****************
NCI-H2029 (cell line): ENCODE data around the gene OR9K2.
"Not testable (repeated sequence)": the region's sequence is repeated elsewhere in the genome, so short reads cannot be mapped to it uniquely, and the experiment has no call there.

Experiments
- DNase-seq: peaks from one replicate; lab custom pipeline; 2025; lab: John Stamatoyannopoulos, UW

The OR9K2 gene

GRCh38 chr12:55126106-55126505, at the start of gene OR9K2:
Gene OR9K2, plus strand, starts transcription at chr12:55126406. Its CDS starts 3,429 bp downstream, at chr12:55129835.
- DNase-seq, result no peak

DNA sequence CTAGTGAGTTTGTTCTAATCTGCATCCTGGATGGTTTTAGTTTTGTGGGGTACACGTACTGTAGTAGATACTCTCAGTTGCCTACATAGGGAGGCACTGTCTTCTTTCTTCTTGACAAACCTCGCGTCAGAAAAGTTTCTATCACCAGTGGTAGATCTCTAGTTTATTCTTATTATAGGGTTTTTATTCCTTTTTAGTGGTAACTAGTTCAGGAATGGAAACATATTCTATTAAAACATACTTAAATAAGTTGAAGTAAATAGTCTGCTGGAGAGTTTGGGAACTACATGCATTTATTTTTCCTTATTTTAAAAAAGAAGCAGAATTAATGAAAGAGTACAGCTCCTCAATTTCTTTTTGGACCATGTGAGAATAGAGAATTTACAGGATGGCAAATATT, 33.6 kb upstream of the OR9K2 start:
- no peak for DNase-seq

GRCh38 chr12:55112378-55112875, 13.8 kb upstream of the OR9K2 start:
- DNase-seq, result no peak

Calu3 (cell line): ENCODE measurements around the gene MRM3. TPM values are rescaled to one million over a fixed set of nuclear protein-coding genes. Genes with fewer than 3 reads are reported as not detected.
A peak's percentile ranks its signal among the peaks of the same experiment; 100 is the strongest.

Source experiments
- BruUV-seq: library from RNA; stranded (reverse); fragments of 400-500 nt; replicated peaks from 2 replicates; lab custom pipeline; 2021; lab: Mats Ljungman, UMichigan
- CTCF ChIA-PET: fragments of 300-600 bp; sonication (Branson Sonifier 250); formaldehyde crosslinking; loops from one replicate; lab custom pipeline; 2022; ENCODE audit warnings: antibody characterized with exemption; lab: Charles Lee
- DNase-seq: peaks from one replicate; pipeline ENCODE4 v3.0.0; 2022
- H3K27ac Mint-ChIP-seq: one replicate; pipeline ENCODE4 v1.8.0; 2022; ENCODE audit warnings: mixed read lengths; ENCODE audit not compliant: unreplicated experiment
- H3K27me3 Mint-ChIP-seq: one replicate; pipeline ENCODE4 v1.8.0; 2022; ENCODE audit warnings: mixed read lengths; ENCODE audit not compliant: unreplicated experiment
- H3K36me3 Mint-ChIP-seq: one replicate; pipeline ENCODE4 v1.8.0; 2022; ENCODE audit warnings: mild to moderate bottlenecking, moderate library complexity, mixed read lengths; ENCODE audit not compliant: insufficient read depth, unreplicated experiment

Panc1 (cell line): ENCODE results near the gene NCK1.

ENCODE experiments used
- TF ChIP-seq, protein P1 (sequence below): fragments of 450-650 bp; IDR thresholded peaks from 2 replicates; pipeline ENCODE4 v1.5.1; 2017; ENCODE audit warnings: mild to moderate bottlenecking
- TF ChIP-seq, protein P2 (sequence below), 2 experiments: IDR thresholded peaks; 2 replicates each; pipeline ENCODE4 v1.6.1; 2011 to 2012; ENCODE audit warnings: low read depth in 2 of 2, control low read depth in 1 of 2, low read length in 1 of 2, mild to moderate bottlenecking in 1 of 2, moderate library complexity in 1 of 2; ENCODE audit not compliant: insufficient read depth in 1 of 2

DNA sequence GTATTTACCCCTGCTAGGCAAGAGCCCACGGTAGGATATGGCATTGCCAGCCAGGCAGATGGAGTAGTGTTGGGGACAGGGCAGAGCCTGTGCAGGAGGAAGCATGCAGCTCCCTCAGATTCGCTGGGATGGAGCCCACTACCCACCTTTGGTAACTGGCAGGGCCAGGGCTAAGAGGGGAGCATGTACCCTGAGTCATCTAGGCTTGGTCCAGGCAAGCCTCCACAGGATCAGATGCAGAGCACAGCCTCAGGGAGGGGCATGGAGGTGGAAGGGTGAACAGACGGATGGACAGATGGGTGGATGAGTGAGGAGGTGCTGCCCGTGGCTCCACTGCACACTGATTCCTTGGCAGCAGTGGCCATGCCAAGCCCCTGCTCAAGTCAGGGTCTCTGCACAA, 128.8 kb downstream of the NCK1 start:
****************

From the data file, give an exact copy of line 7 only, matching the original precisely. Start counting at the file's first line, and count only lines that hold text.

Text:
Gene OR9K2, plus strand, starts transcription at chr12:55126406. Its CDS starts 3,429 bp downstream, at chr12:55129835.